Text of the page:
There it is—my system. It’s both eloquently simple and deceptively complicated. You create alone but you craft and complete with support.

About R. M. Ridley

I have beyjGh341Den writing for over two decades, learning the craft, finding my ‘voice’, and trying to perfect the art of story telling.
For many years, I wrote simply for the joy of writing, and gave little thought to being published. This changed, however, when I started to write about a character named Jonathan Alvey – a paranormal private investigator.
After a number of short stories, and a completed novel, featuring this same protagonist, I realized that I had created something that I wanted to share with the world.22398574
Although I grew up in the city of Windsor, ten years ago I found myself living in an old school house in rural Ontario, Canada and now I will never move back into a city.
I have mental health disorders, including being severely bi-polar, and feel that such conditions should not be something to be ashamed of but talked about openly and honestly.

Facebook | Twitter | Google+ | Author Website | Blog | AboutMe 

*****

Read my review of Tomorrow Wendell here.

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12 Comments on “Guest Post: SUPPORT By R. M. Ridley

  1. Every time I think I know what I’m doing as far as writing goes I learn something that makes me realize how little I do know. I think that it’s necessary to have someone else read your work because after editing a million times I start not seeing things and other people have questions that I just knew and forgot to explain. This is such a nice post! 🙂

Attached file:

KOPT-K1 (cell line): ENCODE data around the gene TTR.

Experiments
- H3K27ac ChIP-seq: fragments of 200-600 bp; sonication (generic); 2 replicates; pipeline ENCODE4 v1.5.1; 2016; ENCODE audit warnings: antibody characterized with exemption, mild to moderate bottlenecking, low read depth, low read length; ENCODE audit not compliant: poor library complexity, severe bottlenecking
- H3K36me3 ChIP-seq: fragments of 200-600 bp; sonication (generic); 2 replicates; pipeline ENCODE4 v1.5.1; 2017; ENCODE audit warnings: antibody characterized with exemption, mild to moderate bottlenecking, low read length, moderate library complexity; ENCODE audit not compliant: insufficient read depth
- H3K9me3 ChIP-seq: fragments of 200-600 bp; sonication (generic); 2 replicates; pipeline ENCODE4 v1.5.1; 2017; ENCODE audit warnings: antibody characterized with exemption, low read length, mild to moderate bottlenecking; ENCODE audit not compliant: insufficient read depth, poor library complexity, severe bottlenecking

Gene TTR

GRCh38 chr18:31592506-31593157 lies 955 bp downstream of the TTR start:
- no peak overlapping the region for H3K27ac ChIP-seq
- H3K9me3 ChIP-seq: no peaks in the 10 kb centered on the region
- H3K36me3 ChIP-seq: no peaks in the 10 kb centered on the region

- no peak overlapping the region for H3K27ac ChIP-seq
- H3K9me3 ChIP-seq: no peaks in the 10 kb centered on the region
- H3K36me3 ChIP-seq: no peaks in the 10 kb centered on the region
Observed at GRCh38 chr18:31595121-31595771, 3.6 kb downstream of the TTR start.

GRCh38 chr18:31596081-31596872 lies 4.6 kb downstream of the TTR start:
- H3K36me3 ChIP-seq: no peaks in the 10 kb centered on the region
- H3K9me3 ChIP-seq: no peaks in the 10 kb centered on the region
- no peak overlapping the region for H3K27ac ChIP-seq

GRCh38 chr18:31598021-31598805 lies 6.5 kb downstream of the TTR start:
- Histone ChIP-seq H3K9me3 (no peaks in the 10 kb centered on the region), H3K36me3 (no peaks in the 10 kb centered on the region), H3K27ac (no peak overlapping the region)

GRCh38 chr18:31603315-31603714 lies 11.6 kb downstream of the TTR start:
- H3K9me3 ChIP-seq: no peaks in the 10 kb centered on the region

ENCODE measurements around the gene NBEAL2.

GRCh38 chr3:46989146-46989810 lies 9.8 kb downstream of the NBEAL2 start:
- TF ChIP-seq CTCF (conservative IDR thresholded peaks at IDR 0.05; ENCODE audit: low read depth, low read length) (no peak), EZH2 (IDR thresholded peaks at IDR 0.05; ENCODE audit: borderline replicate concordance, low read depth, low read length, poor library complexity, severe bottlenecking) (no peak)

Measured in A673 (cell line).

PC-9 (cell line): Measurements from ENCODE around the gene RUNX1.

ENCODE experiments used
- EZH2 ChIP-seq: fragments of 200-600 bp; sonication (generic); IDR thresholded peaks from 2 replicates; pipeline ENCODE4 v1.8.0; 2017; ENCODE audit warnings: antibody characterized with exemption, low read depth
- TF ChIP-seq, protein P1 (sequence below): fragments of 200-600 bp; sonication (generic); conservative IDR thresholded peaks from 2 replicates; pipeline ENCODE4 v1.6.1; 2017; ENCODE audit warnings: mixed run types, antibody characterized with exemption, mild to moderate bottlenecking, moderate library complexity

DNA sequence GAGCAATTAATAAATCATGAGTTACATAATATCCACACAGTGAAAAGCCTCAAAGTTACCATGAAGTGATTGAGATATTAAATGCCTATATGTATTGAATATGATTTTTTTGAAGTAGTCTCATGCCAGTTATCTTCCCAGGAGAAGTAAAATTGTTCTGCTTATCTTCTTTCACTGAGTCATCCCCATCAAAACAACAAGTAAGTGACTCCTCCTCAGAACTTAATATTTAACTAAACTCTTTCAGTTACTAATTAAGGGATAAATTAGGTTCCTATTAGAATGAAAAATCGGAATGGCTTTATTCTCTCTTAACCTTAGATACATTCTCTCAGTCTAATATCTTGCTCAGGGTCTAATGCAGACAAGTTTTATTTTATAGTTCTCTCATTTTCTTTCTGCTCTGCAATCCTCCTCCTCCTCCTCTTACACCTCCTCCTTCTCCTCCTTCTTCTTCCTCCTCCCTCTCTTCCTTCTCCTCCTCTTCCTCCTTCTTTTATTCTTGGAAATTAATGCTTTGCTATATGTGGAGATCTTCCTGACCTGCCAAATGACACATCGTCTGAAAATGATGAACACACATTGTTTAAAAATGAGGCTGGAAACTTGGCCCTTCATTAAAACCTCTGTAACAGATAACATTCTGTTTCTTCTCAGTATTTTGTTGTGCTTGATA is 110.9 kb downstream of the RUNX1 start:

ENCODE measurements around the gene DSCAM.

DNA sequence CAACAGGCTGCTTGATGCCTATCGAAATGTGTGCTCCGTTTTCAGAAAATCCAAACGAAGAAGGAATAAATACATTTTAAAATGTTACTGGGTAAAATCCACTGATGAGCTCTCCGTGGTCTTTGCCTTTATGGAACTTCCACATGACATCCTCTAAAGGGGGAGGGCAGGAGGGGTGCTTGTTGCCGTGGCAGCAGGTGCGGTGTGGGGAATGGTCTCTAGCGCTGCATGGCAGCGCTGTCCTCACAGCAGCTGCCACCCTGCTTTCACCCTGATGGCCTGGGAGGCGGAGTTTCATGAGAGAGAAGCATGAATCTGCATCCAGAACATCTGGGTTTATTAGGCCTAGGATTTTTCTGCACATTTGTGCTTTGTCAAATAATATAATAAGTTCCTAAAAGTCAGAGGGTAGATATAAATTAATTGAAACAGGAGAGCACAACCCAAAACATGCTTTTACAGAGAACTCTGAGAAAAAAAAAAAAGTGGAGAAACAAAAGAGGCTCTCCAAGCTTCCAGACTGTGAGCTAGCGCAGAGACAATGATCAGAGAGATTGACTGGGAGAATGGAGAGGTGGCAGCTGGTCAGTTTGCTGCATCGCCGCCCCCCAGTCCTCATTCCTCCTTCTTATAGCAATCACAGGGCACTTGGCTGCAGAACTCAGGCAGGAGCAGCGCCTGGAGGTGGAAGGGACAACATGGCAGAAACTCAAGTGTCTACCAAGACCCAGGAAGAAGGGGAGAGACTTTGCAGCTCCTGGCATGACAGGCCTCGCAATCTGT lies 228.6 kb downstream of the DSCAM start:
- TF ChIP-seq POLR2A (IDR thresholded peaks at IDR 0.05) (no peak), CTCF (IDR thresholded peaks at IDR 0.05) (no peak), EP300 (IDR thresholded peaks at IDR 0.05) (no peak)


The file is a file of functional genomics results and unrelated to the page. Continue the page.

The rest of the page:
Liked by 3 people

    • Thanks a lot Molly! And yea, I agree, it happens to me all the time. Every time I edit, I find something else potentially editable! lol! 🙂
      I’m happy that you found this post helpful! 😀

      Like

  2. Mr. Ridley’s guest post is quite encouraging. Since he’s been “at it” for a good number of years his system works for his style. I’m still trying to figure out my system. I’ve wriiten practically all non-fiction (a garden writer by name: “The Write Gardener) for the past 10 years or so until starting a fiction piece a couple years ago that I know wants to be written, but one that I’m struggling with. I’m struggling because I haven’t disciplined myself to a daily writing schedule. My novel, or novella, or short story, or whatever, has 6 chapters. I think it would help if I had “beta readers” who could tell me if what I’ve written so far is something I should continue developing. How do I get a few readers that would be willing to read my 6 chapters, AND give honest, critical, objective feedback?

    Liked by 1 person

    • Hi Conner!
      I understand your worry and trust me all the established authors have been there!
      If Mr. Ridley will get time, he’ll reply to your query, but for now I’ll try and answer your question.
      As a writer in progress myself I can suggest you 2 sources that can help you find beta readers: Wattpad and Scribophile.
      You can also contact any person individually (maybe book-reviewers who read that particular genre), whom you think will accept your request. Just make sure that they are good in grammar and spellings.
      If you have any more doubts just let me know!

      Like